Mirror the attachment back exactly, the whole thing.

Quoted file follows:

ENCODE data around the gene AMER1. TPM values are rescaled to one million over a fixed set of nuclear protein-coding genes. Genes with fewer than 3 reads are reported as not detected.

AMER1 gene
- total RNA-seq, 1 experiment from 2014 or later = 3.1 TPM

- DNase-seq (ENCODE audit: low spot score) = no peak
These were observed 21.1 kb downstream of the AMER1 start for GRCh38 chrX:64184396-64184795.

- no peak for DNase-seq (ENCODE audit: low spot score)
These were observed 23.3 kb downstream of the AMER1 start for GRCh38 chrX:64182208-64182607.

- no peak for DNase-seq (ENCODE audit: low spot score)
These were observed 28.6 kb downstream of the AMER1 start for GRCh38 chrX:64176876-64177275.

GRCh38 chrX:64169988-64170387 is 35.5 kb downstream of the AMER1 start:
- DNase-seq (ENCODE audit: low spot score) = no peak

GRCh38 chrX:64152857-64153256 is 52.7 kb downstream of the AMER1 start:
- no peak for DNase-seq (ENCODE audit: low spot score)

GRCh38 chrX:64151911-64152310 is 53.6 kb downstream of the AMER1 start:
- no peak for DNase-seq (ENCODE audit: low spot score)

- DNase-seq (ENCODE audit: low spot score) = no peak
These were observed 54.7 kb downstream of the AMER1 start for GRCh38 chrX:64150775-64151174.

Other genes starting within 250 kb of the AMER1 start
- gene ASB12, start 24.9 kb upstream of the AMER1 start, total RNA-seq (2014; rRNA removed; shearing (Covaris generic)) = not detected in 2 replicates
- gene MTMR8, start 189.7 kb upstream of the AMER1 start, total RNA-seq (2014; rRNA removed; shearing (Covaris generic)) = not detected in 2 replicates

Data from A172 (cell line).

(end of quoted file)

ENCODE data around the gene AMER1. TPM values are rescaled to one million over a fixed set of nuclear protein-coding genes. Genes with fewer than 3 reads are reported as not detected.

AMER1 gene
- total RNA-seq, 1 experiment from 2014 or later = 3.1 TPM

- DNase-seq (ENCODE audit: low spot score) = no peak
These were observed 21.1 kb downstream of the AMER1 start for GRCh38 chrX:64184396-64184795.

- no peak for DNase-seq (ENCODE audit: low spot score)
These were observed 23.3 kb downstream of the AMER1 start for GRCh38 chrX:64182208-64182607.

- no peak for DNase-seq (ENCODE audit: low spot score)
These were observed 28.6 kb downstream of the AMER1 start for GRCh38 chrX:64176876-64177275.

GRCh38 chrX:64169988-64170387 is 35.5 kb downstream of the AMER1 start:
- DNase-seq (ENCODE audit: low spot score) = no peak

GRCh38 chrX:64152857-64153256 is 52.7 kb downstream of the AMER1 start:
- no peak for DNase-seq (ENCODE audit: low spot score)

GRCh38 chrX:64151911-64152310 is 53.6 kb downstream of the AMER1 start:
- no peak for DNase-seq (ENCODE audit: low spot score)

- DNase-seq (ENCODE audit: low spot score) = no peak
These were observed 54.7 kb downstream of the AMER1 start for GRCh38 chrX:64150775-64151174.

Other genes starting within 250 kb of the AMER1 start
- gene ASB12, start 24.9 kb upstream of the AMER1 start, total RNA-seq (2014; rRNA removed; shearing (Covaris generic)) = not detected in 2 replicates
- gene MTMR8, start 189.7 kb upstream of the AMER1 start, total RNA-seq (2014; rRNA removed; shearing (Covaris generic)) = not detected in 2 replicates

Data from A172 (cell line).